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Confidence Interval Estimation Tasks and the Economics of Overconfidence

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Author Info

  • Cesarini, David

    ()
    (Department of Economics, London School of Economics)

  • Sandewall, Örjan

    ()
    (Department of Economics, London School of Economics)

  • Johannesson, Magnus

    ()
    (Dept. of Economics, Stockholm School of Economics)

Abstract

Experiments in psychology, where subjects estimate confidence intervals to a series of factual questions, have shown that individuals report far too narrow intervals. This has been interpreted as evidence of overconfidence in the preciseness of knowledge, a potentially serious violation of the rationality assumption in economics. Following these results a growing literature in economics has incorporated overconfidence in models of, for instance, financial markets. In this paper we investigate the robustness of results from confidence interval estimation tasks with respect to a number of manipulations: frequency assessments, peer frequency assessments, iteration, and monetary incentives. Our results suggest that a large share of the overconfidence in interval estimation tasks is an artifact of the response format. Using frequencies and monetary incentives reduces the measured overconfidence in the confidence interval method by about 65%. The results are consistent with the notion that subjects have a deep aversion to setting broad confidence intervals, a reluctance that we attribute to a socially rational trade-off between informativeness and accuracy.

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Bibliographic Info

Paper provided by Stockholm School of Economics in its series Working Paper Series in Economics and Finance with number 535.

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Length: 35 pages
Date of creation: 22 Sep 2003
Date of revision:
Handle: RePEc:hhs:hastef:0535

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Keywords: overconfidence; uncertainty; monetary incentives; experiments;

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References

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Citations

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Cited by:
  1. Gloede, Oliver & Menkhoff, Lukas, 2011. "Financial professionals' overconfidence:Is it experience, function, or attitude?," Diskussionspapiere der Wirtschaftswissenschaftlichen Fakultät der Leibniz Universität Hannover dp-428, Leibniz Universität Hannover, Wirtschaftswissenschaftliche Fakultät.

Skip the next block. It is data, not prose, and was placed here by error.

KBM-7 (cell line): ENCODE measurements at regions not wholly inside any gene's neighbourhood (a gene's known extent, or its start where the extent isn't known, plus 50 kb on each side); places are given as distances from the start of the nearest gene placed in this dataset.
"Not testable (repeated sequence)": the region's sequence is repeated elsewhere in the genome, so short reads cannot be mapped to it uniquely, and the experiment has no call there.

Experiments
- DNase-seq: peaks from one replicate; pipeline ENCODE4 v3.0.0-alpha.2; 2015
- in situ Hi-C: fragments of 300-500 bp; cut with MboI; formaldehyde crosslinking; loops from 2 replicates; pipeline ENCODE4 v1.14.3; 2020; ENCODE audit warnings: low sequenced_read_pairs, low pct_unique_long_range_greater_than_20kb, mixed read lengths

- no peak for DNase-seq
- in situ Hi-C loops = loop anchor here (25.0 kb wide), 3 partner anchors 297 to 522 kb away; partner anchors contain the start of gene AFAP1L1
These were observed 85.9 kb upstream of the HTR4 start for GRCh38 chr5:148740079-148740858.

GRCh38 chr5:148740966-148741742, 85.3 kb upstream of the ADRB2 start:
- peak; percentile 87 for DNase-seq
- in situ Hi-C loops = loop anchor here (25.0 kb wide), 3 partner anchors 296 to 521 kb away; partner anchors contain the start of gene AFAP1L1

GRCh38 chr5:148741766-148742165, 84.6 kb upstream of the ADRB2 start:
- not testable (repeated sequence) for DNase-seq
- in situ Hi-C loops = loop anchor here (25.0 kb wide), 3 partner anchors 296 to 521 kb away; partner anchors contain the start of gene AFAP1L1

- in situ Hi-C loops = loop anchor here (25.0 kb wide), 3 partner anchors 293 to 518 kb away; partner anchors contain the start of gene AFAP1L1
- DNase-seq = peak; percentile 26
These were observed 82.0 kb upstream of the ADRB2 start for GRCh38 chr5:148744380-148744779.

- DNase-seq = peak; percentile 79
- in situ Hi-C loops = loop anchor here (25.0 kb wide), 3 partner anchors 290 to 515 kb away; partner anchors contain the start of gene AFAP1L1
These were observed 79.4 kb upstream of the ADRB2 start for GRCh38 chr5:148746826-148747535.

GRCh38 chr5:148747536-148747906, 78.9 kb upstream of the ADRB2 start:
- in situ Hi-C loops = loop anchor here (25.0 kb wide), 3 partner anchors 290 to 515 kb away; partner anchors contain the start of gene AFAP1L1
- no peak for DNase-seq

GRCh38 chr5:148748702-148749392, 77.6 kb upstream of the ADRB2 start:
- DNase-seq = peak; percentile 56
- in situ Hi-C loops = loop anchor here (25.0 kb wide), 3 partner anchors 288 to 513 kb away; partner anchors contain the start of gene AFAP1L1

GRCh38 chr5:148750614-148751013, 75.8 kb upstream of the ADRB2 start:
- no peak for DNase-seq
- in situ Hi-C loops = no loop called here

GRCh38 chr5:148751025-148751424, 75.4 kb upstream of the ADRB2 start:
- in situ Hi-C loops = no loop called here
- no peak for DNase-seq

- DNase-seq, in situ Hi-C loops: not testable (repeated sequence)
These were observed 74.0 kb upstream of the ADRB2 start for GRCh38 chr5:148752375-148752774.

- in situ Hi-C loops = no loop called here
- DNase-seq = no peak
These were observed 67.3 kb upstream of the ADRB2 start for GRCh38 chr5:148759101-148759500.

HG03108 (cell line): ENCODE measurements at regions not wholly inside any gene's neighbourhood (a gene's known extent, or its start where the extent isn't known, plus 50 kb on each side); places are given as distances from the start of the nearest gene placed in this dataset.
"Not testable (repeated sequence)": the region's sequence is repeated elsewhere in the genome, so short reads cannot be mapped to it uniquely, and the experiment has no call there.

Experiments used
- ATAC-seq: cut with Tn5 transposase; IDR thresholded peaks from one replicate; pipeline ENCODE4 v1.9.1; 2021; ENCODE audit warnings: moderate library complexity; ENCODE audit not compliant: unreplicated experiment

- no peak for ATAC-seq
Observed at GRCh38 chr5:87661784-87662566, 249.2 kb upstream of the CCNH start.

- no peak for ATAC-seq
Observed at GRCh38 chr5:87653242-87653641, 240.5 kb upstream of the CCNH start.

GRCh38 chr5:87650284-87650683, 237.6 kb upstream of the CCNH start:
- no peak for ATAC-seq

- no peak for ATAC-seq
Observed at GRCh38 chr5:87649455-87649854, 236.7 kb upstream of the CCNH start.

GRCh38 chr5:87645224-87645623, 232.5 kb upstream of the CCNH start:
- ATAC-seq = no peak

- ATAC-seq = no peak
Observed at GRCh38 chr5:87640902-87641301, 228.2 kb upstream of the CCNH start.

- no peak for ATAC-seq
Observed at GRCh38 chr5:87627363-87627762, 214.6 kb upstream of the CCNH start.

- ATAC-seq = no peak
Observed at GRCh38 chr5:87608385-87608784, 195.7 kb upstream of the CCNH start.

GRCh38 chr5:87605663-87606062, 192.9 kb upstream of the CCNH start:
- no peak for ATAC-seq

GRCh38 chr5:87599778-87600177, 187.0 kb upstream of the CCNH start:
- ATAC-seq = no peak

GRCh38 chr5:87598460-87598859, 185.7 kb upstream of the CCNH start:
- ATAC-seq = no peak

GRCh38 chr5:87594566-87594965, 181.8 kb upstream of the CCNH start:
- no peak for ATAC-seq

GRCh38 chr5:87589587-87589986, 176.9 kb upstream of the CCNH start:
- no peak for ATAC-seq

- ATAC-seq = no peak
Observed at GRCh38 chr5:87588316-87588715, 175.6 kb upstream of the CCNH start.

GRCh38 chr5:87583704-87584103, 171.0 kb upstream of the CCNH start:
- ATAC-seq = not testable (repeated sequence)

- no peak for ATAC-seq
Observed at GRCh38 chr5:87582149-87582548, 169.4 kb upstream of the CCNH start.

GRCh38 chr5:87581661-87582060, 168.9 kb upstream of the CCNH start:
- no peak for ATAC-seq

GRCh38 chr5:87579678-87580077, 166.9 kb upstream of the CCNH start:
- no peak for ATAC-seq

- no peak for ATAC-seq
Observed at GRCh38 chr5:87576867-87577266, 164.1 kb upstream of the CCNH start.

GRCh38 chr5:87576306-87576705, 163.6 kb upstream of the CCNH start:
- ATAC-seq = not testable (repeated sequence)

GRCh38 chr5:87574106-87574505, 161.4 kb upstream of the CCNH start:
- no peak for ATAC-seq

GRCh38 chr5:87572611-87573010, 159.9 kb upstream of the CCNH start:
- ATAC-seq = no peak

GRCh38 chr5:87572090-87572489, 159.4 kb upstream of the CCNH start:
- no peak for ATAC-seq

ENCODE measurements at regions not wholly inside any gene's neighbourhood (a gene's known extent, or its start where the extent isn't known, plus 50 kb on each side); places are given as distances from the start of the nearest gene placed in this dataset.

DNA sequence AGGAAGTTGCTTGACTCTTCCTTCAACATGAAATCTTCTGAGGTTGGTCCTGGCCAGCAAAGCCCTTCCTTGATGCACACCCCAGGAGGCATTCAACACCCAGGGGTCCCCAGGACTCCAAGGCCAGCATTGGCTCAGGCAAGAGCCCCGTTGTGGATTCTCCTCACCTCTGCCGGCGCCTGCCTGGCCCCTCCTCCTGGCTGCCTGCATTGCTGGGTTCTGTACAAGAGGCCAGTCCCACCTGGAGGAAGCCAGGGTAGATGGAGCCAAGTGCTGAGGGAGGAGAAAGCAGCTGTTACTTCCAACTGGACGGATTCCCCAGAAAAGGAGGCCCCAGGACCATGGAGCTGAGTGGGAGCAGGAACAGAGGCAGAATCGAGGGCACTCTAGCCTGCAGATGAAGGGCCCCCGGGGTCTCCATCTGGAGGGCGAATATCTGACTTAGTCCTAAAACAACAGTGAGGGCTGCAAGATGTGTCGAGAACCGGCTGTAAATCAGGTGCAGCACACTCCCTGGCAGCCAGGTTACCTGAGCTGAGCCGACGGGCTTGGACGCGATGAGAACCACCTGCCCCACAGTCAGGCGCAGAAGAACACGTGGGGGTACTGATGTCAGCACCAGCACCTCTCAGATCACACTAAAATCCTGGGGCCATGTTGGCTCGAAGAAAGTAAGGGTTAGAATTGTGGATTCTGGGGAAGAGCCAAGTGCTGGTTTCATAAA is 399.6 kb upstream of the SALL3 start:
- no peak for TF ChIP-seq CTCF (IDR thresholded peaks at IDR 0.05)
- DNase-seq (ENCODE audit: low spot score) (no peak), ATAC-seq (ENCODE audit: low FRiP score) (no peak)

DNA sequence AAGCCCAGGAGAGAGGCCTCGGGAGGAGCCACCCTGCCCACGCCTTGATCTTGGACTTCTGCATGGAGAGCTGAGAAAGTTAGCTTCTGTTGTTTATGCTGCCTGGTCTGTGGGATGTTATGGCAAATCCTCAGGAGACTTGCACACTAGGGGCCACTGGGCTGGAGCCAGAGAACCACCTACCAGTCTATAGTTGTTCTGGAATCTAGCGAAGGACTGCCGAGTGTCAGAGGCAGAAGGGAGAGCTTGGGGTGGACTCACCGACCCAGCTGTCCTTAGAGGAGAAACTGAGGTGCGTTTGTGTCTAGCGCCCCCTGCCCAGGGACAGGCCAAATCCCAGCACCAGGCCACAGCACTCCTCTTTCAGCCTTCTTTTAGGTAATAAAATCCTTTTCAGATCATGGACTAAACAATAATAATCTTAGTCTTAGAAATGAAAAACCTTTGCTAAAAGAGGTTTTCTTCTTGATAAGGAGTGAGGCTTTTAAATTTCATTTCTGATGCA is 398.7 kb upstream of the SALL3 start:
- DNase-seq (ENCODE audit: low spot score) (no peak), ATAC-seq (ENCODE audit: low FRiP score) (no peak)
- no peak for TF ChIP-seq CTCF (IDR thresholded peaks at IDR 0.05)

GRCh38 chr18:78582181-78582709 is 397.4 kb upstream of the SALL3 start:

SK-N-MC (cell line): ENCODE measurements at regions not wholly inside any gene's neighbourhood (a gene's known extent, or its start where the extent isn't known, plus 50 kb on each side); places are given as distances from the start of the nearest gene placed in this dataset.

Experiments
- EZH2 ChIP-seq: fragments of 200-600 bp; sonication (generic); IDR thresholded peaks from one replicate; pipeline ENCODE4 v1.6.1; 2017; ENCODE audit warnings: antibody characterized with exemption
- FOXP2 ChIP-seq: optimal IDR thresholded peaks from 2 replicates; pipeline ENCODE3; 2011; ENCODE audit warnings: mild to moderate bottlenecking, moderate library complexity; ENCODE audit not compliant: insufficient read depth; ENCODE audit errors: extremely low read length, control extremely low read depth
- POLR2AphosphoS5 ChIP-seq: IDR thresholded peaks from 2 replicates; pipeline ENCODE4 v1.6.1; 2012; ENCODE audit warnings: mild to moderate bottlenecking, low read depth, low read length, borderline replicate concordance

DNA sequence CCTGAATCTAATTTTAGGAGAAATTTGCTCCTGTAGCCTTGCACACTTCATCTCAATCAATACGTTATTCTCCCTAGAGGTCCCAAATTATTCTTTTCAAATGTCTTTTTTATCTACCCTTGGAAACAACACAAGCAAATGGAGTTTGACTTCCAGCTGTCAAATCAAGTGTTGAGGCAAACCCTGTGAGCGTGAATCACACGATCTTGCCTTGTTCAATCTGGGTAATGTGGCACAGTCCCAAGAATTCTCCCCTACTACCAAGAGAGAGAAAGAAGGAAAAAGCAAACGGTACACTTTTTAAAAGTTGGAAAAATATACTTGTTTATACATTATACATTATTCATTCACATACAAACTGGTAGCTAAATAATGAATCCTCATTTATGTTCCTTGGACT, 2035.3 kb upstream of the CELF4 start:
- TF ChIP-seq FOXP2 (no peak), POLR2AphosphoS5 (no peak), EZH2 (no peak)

2. Markus Glaser & Martin Weber, 2007. "Overconfidence and trading volume," The Geneva Papers on Risk and Insurance Theory, Springer, vol. 32(1), pages 1-36, June.
  3. Glaser, Markus & Weber, Martin, 2005. "Overconfidence and Trading Volume," SIFR Research Report Series 40, Institute for Financial Research.
  4. Andrew Healy, 2005. "How Do People Learn by Listening to Others? Experimental Evidence from Thailand," Experimental 0512006, EconWPA.
  5. Marian Krajc, 2008. "Are the Unskilled Really That Unaware? Understanding Seemingly Biased Self-Assessments," CERGE-EI Working Papers wp373, The Center for Economic Research and Graduate Education - Economic Institute, Prague.
  6. Madiès, Thierry & Villeval, Marie Claire & Wasmer, Malgorzata, 2013. "Intergenerational attitudes towards strategic uncertainty and competition: A field experiment in a Swiss bank," European Economic Review, Elsevier, vol. 61(C), pages 153-168.
  7. Marie-Pierre Dargnies & Guillaume Hollard, 2008. "Incentives to learn calibration : a gender-dependent impact," Documents de travail du Centre d'Economie de la Sorbonne v08088, Université Panthéon-Sorbonne (Paris 1), Centre d'Economie de la Sorbonne.
  8. Koellinger, Ph.D. & Treffers, T., 2012. "Joy leads to Overconfidence, and a Simple Remedy," ERIM Report Series Research in Management ERS-2012-001-STR, Erasmus Research Institute of Management (ERIM), ERIM is the joint research institute of the Rotterdam School of Management, Erasmus University and the Erasmus School of Economics (ESE) at Erasmus Uni.
  9. Sandra Ludwig & Julia Nafziger, 2011. "Beliefs about overconfidence," Theory and Decision, Springer, vol. 70(4), pages 475-500, April.
  10. repec:hal:journl:halshs-00348826 is not listed on IDEAS
  11. Proeger, Till & Meub, Lukas, 2014. "Overconfidence as a social bias: Experimental evidence," Economics Letters, Elsevier, vol. 122(2), pages 203-207.
  12. Pavlo Blavatskyy, 2009. "Betting on own knowledge: Experimental test of overconfidence," Journal of Risk and Uncertainty, Springer, vol. 38(1), pages 39-49, February.
  13. Marion Eberlein & Judith Przemeck, 2008. "Whom will you choose? - Collaborator Selection and Selector’s Self-Prediction," Bonn Econ Discussion Papers bgse12_2008, University of Bonn, Germany.
  14. Kohei Kawamura (University of Edinburgh), 2013. "Confidence and Competence in Communication," ESE Discussion Papers 222, Edinburgh School of Economics, University of Edinburgh.
  15. Johansson Stenman, Olof & Nordblom, Katarina, 2010. "Are Men Really More Overconfident than Women? - A Natural Field Experiment on Exam Behavior," Working Papers in Economics 461, University of Gothenburg, Department of Economics.
  16. Ryvkin, Dmitry & Krajč, Marian & Ortmann, Andreas, 2012. "Are the unskilled doomed to remain unaware?," Journal of Economic Psychology, Elsevier, vol. 33(5), pages 1012-1031.
  17. Simon, Mark & Shrader, Rodney C., 2012. "Entrepreneurial actions and optimistic overconfidence: The role of motivated reasoning in new product introductions," Journal of Business Venturing, Elsevier, vol. 27(3), pages 291-309.

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